It’s coming to 60 years since Uganda got her independence from Britain but unfortunately the east African nation has never experienced a peaceful transfer of power despite having 9 different presidents since becoming independent in 1962. Military coups, and rebellions have defined the way of taking power in Uganda since then.
Dark political history
At the time of her independence, the colonial government oversaw a peaceful transition of Uganda into an independent republic with Sir Edward Mutesa II becoming the first president. Mutesa also served as the Kabaka of Buganda Kingdom at the same time. The political turmoil and power struggle in Uganda started as early as 1966 when the then Prime Minister Apollo Milton Obote overthrew Mutesa’s government after attacking the Royal Palace at Mengo.
In addition to capturing power, Obote also abolished the independence constitution and introduced his own that guided him to impose his policies including abolishing all traditional institutions which mainly aimed at weakening Buganda Kingdom and reducing its influence in Uganda’s politics.
Obote’s rule didn’t also last long as his government was toppled by his former army commander Idi Amin Dada in 1971 when he (Obote) was abroad in Singapore attending a diplomatic meeting. After taking over from Obote, Amin introduced his government that mainly operated on brutal rule that aimed at scaring away all his political rivals. Many prominent politicians, civilians, businessmen, religious leaders and many where murdered by Amin after being considered as a threat to his government.
Amin’s brutal rule lasted 8 years until 1978 when he was overthrown by the Tanzanian-backed rebels thereby paving way for a number of intermediate presidents including Yusuf Kironde Lule, Paul Muwanga, and Godfrey Lukongwa Binaisa until 1980. In 1980, Obote exploited the military loopholes and forced his way back to establish a second phase of his leadership in Uganda.
Obote’s second rule was overthrown in 1985 by another military man Okello Lutwa who was also overthrown after just one year by rebels led by current president Yoweri Museveni in 1986. Museveni has been able to extend his rule to now 34 years hence gaining the status of the longest serving president in Uganda.
All eyes in Uganda are now on Museveni to see if he will be able to do what all his predecessors failed to do and preside over a peaceful transfer of power to another leader which will be the first of its kind in Uganda.
Clinging onto power
However, many Ugandans are increasingly losing hope of witnessing this as they are seeing no signs that the president is willing to do so. This has been evidenced by several maneuvers that have been carried out to aid the president’s stay in power. These include the removal of term limits in 2005 which were barring the president from standing for re-election after he had finished his two official terms. The second maneuver was the scrapping of the age limit cap from the constitution by parliament in 2017 in order to allow which was interpreted as a move to enable President Museveni stand for re-election in 2021.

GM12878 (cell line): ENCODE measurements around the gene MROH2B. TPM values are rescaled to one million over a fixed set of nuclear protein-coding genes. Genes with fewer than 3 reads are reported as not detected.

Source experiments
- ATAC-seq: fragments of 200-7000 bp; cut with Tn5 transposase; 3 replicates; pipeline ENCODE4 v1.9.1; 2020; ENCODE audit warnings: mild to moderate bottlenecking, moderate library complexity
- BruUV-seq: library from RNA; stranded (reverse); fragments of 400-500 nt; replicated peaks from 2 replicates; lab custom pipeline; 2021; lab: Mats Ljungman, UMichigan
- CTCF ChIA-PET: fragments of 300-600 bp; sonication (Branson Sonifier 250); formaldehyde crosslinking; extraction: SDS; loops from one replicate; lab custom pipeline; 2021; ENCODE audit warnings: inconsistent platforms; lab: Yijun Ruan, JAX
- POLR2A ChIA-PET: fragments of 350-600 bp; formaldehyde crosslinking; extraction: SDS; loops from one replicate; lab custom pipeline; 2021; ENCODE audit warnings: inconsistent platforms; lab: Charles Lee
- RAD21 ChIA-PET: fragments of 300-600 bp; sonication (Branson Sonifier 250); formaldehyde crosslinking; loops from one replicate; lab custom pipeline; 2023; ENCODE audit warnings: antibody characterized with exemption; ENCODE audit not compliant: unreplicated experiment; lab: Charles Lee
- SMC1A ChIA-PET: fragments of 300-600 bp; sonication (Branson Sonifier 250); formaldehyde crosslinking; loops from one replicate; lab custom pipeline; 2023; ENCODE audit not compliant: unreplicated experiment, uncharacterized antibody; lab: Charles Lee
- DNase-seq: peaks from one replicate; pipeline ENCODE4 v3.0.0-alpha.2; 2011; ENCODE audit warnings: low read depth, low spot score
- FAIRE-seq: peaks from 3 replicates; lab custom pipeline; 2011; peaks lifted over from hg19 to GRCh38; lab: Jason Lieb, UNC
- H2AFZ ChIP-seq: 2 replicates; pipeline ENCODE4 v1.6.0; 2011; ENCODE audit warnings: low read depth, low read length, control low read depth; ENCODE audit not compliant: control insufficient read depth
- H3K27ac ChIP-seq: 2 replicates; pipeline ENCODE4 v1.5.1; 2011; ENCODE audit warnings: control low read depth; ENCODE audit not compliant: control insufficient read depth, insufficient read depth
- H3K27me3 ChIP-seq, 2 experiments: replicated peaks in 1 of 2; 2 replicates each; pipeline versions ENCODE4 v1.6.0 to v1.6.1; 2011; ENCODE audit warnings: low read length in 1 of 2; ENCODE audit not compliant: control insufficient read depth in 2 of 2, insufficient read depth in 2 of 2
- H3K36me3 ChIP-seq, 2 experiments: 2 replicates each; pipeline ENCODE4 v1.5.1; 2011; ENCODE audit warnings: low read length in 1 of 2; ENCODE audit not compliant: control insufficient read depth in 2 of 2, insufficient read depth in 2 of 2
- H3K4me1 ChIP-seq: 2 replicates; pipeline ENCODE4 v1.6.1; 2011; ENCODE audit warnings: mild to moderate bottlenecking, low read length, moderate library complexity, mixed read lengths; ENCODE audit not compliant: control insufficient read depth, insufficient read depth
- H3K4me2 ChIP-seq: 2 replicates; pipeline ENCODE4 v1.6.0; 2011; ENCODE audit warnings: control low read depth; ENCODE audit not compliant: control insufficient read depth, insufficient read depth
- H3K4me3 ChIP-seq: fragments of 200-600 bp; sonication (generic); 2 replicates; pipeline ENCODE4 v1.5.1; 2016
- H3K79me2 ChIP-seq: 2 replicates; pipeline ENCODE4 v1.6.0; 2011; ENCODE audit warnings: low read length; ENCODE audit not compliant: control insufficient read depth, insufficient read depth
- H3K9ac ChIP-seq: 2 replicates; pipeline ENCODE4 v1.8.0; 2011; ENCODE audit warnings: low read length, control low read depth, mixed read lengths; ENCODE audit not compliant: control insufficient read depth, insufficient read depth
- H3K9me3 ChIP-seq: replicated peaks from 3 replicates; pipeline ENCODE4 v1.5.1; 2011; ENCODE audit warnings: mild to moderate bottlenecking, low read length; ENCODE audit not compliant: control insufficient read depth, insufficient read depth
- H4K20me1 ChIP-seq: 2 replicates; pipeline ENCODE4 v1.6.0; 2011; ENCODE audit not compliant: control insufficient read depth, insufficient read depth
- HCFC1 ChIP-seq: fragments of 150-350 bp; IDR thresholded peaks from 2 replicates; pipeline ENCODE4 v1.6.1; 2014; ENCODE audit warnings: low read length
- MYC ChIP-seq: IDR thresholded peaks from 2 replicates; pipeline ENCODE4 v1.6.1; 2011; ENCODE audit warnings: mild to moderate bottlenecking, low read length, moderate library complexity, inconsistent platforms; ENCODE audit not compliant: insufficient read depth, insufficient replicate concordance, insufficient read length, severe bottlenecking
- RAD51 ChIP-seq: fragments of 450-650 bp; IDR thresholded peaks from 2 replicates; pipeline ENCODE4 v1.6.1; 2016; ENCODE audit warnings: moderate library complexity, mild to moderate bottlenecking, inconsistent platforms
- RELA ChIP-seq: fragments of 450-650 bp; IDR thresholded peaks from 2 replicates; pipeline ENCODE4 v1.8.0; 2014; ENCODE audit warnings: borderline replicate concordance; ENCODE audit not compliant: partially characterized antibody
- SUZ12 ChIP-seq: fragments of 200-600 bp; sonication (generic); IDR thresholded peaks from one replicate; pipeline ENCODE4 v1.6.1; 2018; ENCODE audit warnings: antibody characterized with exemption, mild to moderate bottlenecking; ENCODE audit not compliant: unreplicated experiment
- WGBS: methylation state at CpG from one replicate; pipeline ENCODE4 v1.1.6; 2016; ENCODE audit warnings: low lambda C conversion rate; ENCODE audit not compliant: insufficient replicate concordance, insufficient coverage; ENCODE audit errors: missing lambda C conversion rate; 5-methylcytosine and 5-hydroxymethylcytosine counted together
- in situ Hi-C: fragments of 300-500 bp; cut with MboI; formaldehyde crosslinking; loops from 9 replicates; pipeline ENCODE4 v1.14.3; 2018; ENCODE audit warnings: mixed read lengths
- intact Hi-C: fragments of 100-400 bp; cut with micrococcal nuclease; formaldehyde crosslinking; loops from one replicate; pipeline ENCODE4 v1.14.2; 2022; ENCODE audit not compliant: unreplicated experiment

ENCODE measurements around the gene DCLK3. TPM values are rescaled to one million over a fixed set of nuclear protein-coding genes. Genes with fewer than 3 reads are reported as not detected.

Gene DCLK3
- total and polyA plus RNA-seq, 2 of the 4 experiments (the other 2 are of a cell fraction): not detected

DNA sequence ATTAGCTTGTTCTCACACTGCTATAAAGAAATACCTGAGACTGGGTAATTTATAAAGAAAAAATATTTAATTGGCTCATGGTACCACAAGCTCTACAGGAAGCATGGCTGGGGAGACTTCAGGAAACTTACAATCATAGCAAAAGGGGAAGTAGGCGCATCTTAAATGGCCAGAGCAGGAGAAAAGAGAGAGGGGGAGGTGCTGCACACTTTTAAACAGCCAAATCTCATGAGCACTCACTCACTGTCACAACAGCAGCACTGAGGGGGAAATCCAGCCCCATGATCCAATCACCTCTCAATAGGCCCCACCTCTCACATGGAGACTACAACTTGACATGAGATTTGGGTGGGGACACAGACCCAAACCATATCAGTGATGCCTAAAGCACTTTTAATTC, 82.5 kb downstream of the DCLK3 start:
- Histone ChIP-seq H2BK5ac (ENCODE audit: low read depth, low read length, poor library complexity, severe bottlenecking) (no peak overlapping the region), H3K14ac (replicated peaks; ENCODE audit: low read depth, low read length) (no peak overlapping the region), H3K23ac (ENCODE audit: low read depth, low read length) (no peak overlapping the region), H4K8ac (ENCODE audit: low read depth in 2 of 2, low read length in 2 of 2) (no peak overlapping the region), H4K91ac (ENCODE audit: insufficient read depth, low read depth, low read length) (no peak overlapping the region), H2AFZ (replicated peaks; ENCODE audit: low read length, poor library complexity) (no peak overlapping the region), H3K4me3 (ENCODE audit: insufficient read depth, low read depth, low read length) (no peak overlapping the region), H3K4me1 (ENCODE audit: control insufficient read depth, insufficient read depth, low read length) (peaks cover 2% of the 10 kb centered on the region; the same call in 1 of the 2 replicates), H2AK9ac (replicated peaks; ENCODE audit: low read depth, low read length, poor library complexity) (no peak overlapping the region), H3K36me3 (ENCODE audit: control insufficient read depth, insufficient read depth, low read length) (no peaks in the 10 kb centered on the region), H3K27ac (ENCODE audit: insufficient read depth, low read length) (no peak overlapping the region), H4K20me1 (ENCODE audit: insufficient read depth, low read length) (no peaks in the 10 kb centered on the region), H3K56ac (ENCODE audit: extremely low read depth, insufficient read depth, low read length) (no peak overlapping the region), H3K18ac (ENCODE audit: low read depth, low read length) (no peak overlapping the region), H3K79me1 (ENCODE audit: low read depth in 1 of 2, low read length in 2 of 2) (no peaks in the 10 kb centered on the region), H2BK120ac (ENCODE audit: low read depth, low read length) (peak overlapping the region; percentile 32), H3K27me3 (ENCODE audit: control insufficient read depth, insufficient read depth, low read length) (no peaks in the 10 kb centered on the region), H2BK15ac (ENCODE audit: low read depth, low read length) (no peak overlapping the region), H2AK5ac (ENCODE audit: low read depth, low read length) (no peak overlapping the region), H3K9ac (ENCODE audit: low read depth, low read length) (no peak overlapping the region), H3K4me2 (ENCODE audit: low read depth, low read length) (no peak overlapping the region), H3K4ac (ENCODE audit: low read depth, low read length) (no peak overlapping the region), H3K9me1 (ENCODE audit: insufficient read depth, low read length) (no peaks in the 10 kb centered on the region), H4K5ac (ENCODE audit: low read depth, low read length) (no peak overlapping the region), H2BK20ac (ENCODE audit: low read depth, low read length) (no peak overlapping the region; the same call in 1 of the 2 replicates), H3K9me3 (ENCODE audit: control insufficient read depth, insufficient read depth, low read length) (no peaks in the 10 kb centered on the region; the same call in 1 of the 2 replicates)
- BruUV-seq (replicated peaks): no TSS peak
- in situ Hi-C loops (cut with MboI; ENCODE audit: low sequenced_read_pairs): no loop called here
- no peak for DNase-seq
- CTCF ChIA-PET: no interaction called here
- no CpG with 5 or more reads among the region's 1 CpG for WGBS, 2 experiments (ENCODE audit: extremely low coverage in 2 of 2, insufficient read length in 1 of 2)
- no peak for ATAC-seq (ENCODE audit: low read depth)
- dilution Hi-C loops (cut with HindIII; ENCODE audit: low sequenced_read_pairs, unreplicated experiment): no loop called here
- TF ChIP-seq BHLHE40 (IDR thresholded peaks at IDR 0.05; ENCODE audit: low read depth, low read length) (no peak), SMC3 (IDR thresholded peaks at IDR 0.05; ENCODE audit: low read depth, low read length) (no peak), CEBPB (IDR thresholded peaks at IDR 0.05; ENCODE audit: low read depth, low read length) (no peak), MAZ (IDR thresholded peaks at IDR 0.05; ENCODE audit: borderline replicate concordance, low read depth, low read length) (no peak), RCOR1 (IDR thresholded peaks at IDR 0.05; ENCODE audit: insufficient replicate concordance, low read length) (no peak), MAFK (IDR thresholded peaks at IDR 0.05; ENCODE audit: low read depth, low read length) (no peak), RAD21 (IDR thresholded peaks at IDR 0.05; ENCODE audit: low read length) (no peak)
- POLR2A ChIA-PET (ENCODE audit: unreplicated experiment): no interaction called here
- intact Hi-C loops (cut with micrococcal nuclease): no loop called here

Such moves have made millions of Ugandans who were longing to see at least another president before they die lose hope. It should be noted that majority Ugandans are young people below the age of 30 meaning that they have never seen Uganda under another president away from Museveni.
Over the years, several politicians have come up to challenge President Museveni for power while advocating for a democratic change in leadership but this has yielded no results yet. Prominent politicians like Paul Kawanga Ssemogerere who was among the first challenges of Mr. Museveni in the 1996 have gone off the political scene with no success. Others include Rt Col. Dr. Kiiza Besigye who has been standing against Mr. Museveni since 2001 until the recent presidential elections of 2016 but still with no chance of causing any change. Of recent there has been an emergency of young and energetic leaders with a good following like Kyadondo East MP Hon. Robert Kyagulanyi Ssentamu who has declared his intentions to challenge Mr. Museveni for power in 2021. It remains to be seen if Mr. Kyagulanyi can succeed where his predecessors in the opposition failed and lead Ugandans to a change that they have taken decades praying for.
All losers in the past presidential elections including Besigye have been citing ridging as the major cause of their failure to unseat Museveni and this has also been reported by several observer groups in the several phases of these elections.
Other obstacles that have been cited to hinder Uganda’s peaceful transfer of power include the use of the army in elections, lack of an independent electoral commission, corruption and bribery especially during campaigns, among others.
Nevertheless, faithful Ugandans are still hopeful that one day the country will finally experience a peaceful transfer of power especially after seeing that happening in some of the neighboring countries like Tanzania and Democratic Republic of Congo (DRC) in the recent years.